Thursday, November 12, 2009

Refrigerator soup

I've had a lot of people ask me how, knowing my tastes and proclivities for things like fine wine and foie gras, I can feed myself on less than $100 a month. First, you have to have a fully stocked pantry; my food costs right now are higher than that, because I'm in the process of building the pantry. Oh, and because I'm feeding two people instead of one. Second, you have to eat your leftovers, all your leftovers, and not be afraid of things like beans and soup. Third, no liquid calories (other than alcohol). I'm continuously amazed at how much people spend on soda, juice, Red Bull, Gatorade, etc., and also amazed at how these same people usually wonder about how much weight they've gained/how much their dentistry costs. I'd rather save my calories for the food. Fourth, and most important, you have to know how to cook.

Which is usually the sticking point for most of the people I know. But it's easy, it really is. The human race survived for millenia without convenience foods, and in the amount of time it takes a Lean Cuisine meal to heat in the microwave (5-7 minutes), I can throw some things into a pan on the stove and serve up a hot, fresh, homecooked meal. Without a lot of preservatives and chemicals I can't pronounce. So I'm starting this new blog in which I'll share all my favorite (cheap) recipes.

So, one of my standby recipes: Refrigerator Soup. This is a catch-all term for "a soup which uses up all those random, seemingly unrelated things hanging out in your fridge." I call it minestrone when I make it for other people. Obviously, what goes into it will vary, but the basic shape remains the same. Saute a chopped onion and some garlic (maybe some carrots and celery if you have them on hand) in olive oil or bacon fat. Then add a can of tomatoes, a couple of handfuls of beans (any kind), a package of frozen spinach, and whatever else you have handy. Last night I threw in some leftover spaghetti sauce, a handful of dried fusilli, and a handful of quinoa. Any vegetables you have that are in danger of going bad can be added. Then add broth to the pot, about 1 inch to 1 1/2 inches above the food line, and whatever seasonings seem reasonable. (Sam's makes an all-purpose Italian seasoning mix that I like to use for soups. I put in that, plus bay leaves and salt, last night.) Cook till everything's heated through and the pasta's done, maybe 15-20 minutes.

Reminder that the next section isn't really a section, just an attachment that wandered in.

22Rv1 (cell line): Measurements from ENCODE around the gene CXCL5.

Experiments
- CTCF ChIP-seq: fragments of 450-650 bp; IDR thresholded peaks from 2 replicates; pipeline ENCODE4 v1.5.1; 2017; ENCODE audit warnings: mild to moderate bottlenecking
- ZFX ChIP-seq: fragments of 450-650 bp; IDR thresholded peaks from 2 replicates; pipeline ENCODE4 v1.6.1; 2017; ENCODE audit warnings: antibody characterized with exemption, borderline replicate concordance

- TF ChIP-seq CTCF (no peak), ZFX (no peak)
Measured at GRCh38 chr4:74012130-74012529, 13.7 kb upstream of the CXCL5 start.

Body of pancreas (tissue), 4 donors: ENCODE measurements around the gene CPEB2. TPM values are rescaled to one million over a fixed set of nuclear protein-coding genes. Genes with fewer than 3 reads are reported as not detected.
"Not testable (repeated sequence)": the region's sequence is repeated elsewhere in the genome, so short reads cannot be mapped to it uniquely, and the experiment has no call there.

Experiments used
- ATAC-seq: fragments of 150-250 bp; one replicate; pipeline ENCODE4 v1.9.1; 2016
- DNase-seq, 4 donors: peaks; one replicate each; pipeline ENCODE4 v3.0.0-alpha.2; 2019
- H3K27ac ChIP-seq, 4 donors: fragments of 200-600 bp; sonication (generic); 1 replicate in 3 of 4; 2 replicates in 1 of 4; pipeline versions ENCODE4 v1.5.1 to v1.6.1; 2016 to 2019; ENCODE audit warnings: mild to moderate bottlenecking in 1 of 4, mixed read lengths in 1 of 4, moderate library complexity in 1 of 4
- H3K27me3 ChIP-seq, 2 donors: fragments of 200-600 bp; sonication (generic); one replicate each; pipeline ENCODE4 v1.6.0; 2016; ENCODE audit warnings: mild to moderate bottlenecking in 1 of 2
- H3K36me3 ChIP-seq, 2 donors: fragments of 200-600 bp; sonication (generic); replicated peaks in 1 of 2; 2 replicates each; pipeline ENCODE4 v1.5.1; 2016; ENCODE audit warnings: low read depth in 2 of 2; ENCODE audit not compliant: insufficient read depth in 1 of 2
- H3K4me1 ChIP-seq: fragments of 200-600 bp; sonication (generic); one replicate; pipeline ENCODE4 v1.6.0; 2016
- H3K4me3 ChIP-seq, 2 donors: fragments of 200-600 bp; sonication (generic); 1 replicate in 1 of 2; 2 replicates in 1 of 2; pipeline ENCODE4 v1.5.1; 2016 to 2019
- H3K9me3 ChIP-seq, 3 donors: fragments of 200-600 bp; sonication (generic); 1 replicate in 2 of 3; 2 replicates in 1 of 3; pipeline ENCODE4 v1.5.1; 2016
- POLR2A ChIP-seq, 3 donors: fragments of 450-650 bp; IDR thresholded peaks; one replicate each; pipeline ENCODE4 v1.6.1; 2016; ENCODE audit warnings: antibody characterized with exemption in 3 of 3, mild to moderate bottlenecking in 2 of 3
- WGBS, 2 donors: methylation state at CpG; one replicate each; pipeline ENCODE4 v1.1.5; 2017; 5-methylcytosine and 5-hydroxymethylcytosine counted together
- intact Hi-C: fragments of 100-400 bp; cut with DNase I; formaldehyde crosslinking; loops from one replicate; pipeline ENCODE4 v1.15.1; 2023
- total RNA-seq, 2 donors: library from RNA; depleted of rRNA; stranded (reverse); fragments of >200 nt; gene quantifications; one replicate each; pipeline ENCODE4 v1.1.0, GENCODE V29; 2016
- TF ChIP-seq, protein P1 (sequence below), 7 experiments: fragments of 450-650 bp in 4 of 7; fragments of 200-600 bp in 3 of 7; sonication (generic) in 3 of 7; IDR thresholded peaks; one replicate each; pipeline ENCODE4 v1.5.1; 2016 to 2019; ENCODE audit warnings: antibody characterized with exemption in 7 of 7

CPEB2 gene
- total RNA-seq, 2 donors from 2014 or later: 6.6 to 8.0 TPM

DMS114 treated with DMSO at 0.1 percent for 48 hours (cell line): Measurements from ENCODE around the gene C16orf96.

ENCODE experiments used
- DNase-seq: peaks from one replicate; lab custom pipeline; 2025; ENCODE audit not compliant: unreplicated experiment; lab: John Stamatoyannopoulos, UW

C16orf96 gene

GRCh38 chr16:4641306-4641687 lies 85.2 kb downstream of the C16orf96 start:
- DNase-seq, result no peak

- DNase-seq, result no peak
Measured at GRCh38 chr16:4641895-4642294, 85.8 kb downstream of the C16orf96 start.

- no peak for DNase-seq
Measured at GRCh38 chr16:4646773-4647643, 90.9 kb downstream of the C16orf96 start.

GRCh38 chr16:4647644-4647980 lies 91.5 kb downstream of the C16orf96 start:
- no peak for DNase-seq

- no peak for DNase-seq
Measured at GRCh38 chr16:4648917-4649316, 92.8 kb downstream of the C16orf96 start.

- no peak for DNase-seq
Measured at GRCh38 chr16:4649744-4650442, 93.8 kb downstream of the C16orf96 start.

There! You've made soup. Easy as pie and very cheap and filling. Serve with freshly shredded parmesan on top. I guarantee it tastes far better than anything Campbell's or Progresso ever made.

Total cost: Let's see...maybe .50 each for the cans of tomatoes and beans (bought in bulk), pennies for the onion and garlic, about $1.00 for the frozen spinach. Call it another $1.00 for everything else (handful of pasta, spices, etc.). The broth was homemade. So $4.00, max, for eight servings of soup. That's fifty cents per serving.

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